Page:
Sushi is an ethereal, delicate cuisine that is also a form of art. The best sushi in costa mesa restaurants serve fish that is as good (if you don’t think so) as the fish served at many of Tokyo’s upscale eateries. And, the city’s best counters rival any in Japan. But the subject of omakase is not the only one that causes debate, polarization or hostility.
Despite its reputation for being the most expensive and difficult-to-prepare meal in the world, sushi can be surprisingly accessible to the non-foodie. Some of the most exciting developments within costa mesa thriving sushi scene don’t take place at omakase tables, but in more casual, lower-priced restaurants that still serve excellent, well-made sushi and seafood.
Although it is easy to become confused by the variety of sushis available in this town, a simple understanding will help you appreciate why these dishes are so special. Sushi consists of rice with raw or grilled ingredients. It’s served with wasabi, which is a spicy paste that is made from grated wasabia japonica stems, or with shoyu.
The word sushi is actually Japanese for vinegared. The most popular type is nigiri. Nigiri is a bite-sized piece raw fish or a shellfish atop specially prepared rice. The thinnest cuts of fish are called sashimi and can be eaten on their own or dipped in shoyu.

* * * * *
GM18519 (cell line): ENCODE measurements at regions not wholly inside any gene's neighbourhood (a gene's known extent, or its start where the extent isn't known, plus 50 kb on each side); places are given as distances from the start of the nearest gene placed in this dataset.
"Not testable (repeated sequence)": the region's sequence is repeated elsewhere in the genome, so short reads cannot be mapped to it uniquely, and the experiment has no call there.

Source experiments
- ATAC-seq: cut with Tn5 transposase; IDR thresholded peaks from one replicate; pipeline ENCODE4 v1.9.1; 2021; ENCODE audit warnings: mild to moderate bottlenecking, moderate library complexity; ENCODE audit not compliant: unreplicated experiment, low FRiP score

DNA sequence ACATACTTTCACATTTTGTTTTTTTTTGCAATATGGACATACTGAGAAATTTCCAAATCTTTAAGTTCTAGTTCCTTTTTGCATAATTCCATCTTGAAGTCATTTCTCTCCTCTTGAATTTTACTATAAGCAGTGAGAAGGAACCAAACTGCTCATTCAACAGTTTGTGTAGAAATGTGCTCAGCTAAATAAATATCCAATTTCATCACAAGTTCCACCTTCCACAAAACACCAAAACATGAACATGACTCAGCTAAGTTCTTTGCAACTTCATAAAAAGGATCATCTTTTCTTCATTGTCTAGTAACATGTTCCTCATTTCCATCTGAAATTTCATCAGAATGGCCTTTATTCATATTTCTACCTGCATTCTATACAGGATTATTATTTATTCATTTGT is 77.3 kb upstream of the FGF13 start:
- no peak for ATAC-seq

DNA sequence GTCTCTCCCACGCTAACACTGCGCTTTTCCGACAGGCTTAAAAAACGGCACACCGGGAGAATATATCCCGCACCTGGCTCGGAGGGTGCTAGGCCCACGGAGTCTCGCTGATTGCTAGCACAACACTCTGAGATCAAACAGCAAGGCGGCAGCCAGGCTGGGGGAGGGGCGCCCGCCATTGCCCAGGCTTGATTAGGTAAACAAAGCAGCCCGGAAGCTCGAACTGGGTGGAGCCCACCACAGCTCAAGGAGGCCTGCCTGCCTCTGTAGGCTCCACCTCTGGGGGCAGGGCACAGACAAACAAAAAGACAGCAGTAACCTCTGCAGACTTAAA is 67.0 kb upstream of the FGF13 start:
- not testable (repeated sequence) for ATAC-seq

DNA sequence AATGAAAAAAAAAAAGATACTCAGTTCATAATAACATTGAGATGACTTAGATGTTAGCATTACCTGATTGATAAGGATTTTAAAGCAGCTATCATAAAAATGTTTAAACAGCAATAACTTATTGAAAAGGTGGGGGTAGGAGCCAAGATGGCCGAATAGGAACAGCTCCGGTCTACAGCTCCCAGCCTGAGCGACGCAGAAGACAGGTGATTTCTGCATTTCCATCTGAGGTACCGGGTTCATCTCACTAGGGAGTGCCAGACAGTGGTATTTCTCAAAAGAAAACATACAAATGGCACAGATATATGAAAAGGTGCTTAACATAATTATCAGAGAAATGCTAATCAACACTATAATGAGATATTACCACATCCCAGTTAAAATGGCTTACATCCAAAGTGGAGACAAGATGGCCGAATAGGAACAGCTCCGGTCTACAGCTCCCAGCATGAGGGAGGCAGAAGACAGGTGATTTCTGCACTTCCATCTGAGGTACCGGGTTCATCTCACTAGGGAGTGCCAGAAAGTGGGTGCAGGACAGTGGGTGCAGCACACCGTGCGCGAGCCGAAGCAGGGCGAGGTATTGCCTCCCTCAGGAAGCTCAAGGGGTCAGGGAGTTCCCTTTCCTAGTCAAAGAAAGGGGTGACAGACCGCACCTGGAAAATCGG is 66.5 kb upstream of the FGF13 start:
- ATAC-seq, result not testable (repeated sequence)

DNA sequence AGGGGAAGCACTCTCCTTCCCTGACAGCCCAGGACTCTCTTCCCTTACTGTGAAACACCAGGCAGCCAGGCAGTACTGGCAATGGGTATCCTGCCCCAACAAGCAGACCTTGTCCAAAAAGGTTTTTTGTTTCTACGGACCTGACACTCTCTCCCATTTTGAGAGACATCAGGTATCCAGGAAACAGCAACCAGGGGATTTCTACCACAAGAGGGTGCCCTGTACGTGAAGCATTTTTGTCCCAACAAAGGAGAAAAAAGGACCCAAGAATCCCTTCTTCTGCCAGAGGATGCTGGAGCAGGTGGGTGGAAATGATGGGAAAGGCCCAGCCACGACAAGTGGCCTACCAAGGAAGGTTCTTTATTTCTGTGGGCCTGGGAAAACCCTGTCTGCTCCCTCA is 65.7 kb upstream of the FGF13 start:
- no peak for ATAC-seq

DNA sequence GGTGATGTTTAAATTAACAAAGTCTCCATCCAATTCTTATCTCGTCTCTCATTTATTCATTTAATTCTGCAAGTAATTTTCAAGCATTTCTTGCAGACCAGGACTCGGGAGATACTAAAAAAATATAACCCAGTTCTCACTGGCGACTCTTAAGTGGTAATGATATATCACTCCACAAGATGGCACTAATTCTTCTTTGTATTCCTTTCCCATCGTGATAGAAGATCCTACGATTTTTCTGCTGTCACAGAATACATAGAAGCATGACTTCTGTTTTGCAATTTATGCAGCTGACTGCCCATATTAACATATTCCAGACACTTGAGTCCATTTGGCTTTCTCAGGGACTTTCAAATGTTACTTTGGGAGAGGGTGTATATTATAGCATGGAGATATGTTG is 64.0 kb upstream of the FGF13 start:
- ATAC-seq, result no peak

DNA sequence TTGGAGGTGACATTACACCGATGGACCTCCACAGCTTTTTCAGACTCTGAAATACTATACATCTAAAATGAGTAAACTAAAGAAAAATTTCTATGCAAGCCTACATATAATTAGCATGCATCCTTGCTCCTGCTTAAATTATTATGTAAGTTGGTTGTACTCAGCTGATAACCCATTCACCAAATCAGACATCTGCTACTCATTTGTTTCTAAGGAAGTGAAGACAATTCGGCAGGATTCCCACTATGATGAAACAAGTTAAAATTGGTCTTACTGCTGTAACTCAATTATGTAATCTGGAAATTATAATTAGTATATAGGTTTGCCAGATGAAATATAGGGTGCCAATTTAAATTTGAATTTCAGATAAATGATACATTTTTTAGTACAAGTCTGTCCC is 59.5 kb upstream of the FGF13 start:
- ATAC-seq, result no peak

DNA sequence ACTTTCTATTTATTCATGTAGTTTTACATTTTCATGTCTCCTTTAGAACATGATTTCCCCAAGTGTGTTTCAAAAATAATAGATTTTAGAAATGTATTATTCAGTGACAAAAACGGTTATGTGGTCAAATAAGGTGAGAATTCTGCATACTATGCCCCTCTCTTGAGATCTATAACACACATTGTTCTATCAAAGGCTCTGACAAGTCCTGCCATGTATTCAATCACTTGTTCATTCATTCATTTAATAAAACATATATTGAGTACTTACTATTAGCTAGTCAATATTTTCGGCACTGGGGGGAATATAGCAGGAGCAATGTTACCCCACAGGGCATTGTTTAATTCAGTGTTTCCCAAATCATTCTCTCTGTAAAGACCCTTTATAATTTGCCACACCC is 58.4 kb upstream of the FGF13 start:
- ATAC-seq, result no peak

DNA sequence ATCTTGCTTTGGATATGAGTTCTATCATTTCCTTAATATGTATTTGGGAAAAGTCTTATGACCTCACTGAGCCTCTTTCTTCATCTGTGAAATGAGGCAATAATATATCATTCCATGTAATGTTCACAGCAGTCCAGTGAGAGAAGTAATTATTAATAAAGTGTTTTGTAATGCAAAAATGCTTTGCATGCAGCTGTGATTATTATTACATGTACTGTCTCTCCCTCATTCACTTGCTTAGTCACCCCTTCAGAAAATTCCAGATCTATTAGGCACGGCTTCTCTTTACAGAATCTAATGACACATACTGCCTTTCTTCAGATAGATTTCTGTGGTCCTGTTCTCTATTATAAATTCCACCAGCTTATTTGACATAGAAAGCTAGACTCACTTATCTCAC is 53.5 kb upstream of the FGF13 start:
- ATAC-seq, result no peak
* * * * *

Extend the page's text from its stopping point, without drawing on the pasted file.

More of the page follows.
There are also maki rolls that can be made with anything you like. Some of most popular maki sushi rolls include tuna and avocado maki. The most traditional roll is uramaki. It contains fillings wrapped in nori. Crab meat, shrimps, eel salmon and tuna are some of the most popular fillings in uramaki.
Sushi can be made with a variety of vegetables, as well as other ingredients. These can include pickled radish, kimchi and fermented soy beans (natto), as well as other vegetables like sweet corn or burdock. As well as these ingredients, you can also serve sushi with squid or octopus.
Some of the traditional Japanese snacks can also be incorporated into sushi. For example, tamago is a sweet layered egg roll, and gunkanmaki is a handroll filled with fried tofu. There are also some other regional variations on sushi, including pouches stuffed with shredded omelette and bamboo shoots and rolls that use sake in place of vinegar.